Affordable housing in Lokahi project blessed

Joe Firsich (from left) and Wendi Kuon express their mahalo alongside kumu nui Kelii Taua in the driveway of their new home in Happy Valley on Monday morning. Nonprofit housing developer Lokahi Pacific held a blessing for its new Mokuhau Affordable Subdivision, a neighborhood of 16 single-family homes that are all going to first-time buyers. The Maui News / COLLEEN UECHI photo

HAPPY VALLEY – Dell Finn Castroverde has been renting on Maui her entire adult life.

She’s wanted to buy a house for about 20 years – and now the born-and-raised Maui woman and her two sons are finally getting a place of their own.

Nonprofit housing developer Lokahi Pacific held a blessing Monday for its new Mokuhau Affordable Subdivision, a cul-de-sac of 16 single-family homes that will go to first-time buyers like the Castroverdes, who’ve lived on Maui for years and didn’t think they could afford a place.

“My mother has been paying rent throughout her life,” 21-year-old Justice Castroverde-Moniz said. “I’ve seen the struggles, the many moves. . . . I don’t care how big or how small the house is. If it’s yours, it’s yours.”

Eight of the homes were ready for families Monday; the other eight will be completed in mid-February, said Susie Thieman, executive director of Lokahi Pacific.

Susie Thieman, executive director of Lokahi Pacific, addresses the crowd of family, friends and county officials.

The two-story homes offer three bedrooms, two bathrooms and 1,400 square feet of living space. The homes sell for $380,000 each. Families had to be first-time homebuyers with a household income at 81 to 120 percent of the area median income. The homes have 25-year affordability agreements, meaning they can’t be rented out; families either have to live in them or sell them.

In November, the median price of a single-family home was $689,000 countywide and $600,000 in Wailuku, according to the Realtors Association of Maui.

Lokahi Pacific is a nonprofit housing and community development corporation that’s done affordable housing projects on Molokai, Lahaina and Kihei. The organization was looking for another project when it discovered the 1.9-acre property in Happy Valley was for sale.

“It had these old rundown shacks on it. It was just a mess,” Thieman said.

But the land held promise and already came with water and sewer systems for the existing buildings. Lokahi sought Maui County’s help. Pooling unused funds from previous projects, the county offered Lokahi a $2 million grant, which allowed the nonprofit to purchase the site in April 2014, hire consultants and start the dirt work. Lokahi then borrowed $5 million from Bank of Hawaii for the construction, which began in fall 2016.

Kapono Kamaunu of Maui Nui O Kama sprinkles salt around the homebuyers during the blessing

The shacks were demolished and new homes were built. The late architect Hans Riecke, who was part of Lokahi’s development team, originally suggested duplexes but later decided single-family homes would work better with the lot’s shape and be more valuable to families, Thieman said.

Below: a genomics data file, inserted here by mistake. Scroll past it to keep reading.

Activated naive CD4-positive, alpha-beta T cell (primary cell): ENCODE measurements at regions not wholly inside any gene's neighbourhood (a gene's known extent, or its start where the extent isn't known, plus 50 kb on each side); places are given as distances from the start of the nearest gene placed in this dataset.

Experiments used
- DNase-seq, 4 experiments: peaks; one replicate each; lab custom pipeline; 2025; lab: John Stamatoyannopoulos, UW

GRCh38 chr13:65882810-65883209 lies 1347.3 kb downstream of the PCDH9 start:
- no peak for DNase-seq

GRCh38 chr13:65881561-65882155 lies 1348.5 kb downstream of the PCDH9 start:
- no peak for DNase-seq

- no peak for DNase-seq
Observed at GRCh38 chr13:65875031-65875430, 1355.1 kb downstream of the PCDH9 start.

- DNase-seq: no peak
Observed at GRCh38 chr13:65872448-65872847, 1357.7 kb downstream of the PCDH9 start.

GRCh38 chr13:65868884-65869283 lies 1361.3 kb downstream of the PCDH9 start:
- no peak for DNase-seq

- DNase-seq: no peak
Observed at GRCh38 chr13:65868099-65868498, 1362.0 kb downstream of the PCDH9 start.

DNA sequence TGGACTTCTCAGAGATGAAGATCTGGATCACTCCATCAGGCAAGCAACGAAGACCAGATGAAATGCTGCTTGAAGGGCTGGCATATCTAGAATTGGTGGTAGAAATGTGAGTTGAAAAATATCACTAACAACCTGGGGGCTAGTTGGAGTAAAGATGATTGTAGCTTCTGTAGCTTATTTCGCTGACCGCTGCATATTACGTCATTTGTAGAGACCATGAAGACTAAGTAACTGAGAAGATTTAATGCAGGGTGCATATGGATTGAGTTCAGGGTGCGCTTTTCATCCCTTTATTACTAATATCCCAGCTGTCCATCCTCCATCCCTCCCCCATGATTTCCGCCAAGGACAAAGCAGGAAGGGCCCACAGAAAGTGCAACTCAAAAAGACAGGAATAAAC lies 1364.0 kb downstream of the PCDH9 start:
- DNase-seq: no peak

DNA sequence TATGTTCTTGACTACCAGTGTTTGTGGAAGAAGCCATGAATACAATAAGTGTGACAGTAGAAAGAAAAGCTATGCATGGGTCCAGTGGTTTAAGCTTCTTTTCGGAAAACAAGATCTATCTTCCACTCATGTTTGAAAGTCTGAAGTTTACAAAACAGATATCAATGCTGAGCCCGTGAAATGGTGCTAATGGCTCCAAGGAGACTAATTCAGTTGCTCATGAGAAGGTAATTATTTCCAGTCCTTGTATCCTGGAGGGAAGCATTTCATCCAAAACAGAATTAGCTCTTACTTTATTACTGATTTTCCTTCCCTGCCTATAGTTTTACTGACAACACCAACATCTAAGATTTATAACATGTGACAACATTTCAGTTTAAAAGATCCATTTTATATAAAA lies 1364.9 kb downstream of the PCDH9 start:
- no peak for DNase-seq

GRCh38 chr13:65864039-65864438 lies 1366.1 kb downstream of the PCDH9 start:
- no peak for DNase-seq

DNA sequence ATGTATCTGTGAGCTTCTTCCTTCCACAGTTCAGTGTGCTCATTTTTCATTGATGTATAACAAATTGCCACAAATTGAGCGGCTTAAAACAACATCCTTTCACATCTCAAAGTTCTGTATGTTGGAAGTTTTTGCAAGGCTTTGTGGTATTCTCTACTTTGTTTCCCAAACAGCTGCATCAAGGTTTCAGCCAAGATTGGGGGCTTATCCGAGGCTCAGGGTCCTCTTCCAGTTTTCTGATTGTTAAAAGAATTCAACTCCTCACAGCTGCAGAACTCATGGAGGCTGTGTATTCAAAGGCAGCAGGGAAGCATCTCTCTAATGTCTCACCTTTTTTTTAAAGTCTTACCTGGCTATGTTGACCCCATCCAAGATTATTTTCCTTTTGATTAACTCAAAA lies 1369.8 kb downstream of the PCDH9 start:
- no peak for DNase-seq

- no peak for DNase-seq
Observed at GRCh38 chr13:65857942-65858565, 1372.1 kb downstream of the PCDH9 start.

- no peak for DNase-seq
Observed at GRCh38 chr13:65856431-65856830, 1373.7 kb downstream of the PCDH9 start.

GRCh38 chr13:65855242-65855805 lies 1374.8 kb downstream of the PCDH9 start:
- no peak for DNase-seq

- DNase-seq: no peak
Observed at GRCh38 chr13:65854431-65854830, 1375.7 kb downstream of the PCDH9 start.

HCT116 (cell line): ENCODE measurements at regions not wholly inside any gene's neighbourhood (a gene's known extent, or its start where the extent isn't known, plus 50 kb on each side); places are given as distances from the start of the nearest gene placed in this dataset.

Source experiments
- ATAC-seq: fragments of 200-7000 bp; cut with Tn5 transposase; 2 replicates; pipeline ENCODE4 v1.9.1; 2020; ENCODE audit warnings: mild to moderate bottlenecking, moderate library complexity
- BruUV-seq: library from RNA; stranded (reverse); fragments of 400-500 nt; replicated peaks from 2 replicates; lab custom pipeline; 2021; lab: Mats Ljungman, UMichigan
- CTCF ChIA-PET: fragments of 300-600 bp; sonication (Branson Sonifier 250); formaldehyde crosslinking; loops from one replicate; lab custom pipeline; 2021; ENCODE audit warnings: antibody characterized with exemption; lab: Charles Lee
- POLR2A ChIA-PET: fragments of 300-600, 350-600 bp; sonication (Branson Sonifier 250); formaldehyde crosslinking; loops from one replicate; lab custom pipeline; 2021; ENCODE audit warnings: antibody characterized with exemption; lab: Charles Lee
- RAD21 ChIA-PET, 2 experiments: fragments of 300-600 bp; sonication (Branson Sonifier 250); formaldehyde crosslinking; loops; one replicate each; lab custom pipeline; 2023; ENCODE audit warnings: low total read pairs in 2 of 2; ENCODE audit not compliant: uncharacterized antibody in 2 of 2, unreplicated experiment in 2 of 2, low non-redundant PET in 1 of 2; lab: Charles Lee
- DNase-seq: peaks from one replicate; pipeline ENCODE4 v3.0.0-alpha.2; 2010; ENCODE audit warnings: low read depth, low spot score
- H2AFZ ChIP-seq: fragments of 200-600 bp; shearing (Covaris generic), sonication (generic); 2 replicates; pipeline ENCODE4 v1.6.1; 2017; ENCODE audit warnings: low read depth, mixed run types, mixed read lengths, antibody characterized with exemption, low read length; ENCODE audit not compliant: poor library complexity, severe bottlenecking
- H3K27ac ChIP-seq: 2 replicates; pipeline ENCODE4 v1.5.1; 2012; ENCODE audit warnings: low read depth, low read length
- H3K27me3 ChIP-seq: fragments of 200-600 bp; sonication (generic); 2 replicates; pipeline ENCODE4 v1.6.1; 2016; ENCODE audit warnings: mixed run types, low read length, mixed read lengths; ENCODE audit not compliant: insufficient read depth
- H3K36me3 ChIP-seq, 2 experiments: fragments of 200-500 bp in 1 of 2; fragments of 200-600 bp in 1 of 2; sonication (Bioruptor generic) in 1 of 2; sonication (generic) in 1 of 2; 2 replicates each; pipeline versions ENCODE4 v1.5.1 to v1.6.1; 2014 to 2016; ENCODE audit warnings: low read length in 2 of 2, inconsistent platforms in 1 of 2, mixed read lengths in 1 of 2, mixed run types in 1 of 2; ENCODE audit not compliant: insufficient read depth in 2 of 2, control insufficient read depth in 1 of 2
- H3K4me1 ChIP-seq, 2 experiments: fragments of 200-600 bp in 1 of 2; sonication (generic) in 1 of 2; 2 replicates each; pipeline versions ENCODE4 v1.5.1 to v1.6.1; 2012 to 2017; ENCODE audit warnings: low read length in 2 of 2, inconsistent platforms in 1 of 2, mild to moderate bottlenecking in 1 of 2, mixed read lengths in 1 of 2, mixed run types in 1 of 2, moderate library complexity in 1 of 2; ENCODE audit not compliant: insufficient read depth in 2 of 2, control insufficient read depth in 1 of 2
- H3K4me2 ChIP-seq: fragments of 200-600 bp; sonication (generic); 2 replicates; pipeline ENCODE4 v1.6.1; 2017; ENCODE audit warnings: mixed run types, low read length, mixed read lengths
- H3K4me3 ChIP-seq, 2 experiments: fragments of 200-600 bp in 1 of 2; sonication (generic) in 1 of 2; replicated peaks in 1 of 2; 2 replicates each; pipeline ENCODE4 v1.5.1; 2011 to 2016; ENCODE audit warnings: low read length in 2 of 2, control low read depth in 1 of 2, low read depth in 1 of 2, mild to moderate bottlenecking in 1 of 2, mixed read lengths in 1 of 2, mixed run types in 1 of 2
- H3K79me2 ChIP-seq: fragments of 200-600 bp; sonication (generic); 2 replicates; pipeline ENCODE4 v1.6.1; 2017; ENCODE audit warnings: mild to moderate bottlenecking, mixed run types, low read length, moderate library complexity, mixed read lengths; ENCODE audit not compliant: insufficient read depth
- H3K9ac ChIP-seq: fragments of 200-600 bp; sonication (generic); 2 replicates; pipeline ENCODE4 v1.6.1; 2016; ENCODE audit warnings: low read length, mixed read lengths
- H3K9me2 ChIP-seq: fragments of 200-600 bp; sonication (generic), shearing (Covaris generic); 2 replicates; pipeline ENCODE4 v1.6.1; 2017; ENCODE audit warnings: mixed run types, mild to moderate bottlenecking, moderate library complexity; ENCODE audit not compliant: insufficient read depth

Lokahi put the word out shortly after purchasing the property and got 168 applications. The nonprofit worked with some families for three years, helping them save for a down payment and prepare to buy a home.

Wendi Kuon and Joe Firsich were the first to have their home blessed Monday. Owning a place “wasn’t really a reality until we found out we could qualify for this,” Firsich said. Both have been living on Maui for about a decade now. They rent a house in Wailuku but wanted to buy one for their 8-year-old daughter Makana.

“This is eventually going to be hers,” Firsich said. “It’s an investment in her future.”

Kuon said Happy Valley gets a bad rap, but she and Firsich were pleased with the neighborhood.

Kiha Coelho (from left), Tiana Donato and son, Serge Coelho, hang out in front of their new home with Donato’s sister Brandi Donato, parents Cindy and Joe Donato and Cindy Texeira of Lokahi Pacific.

“You’re kind of leery of gentrification, but in some cases it’s good if you provide workforce housing for people who are actually living here,” Firsich said. “It’s tough. I see so many local families that are out on the streets because they can’t afford anything else.”

Castroverde said her home will be ready in February. She’s been a driver for Maui Economic Opportunity for 23 years and has been renting on Maui since she was 18 years old.

“When the market started really going up in rent, it was just so extreme,” Castroverde said. “What you’re paying in rent now you can pay in mortgage.”

Castroverde applied for the Mokuhau project three years ago. Having her own home means she won’t have to be separated from her dog or her sons, 25-year-old Kealii Sado and Castroverde-Moniz, who hopes to return home after graduating from the University of Hawaii at Hilo. She said one of the neighbors is already planning a Christmas block party and thinks it’s “going to be a real nice community.”

“It’s a relief,” Castroverde said. “I have a home for my family that we can be (in) together.”

After living on Oahu for eight years, Tiana Donato moved back home to Maui in June 2014.

“I started looking for a permanent place, and it was very expensive,” Donato said.

Donato, a sales representative for Johnson Brothers, a beverage distributor, has been renting the second story of her parents’ house in Wailuku. With housing prices so high, she had started to consider buying a condominium before she heard about the Mokuhau project. She turned in an application “as fast as I could.”

The new neighborhood is perfect for Donato, her fiance, Kiha Coelho, and their 1-year-old son, Serge. It’s five minutes away from Donato’s parents, who help take care of Serge.

“I never thought we would be able to afford a home,” Donato said.

* Colleen Uechi can be reached at cuechi@mauinews.com.


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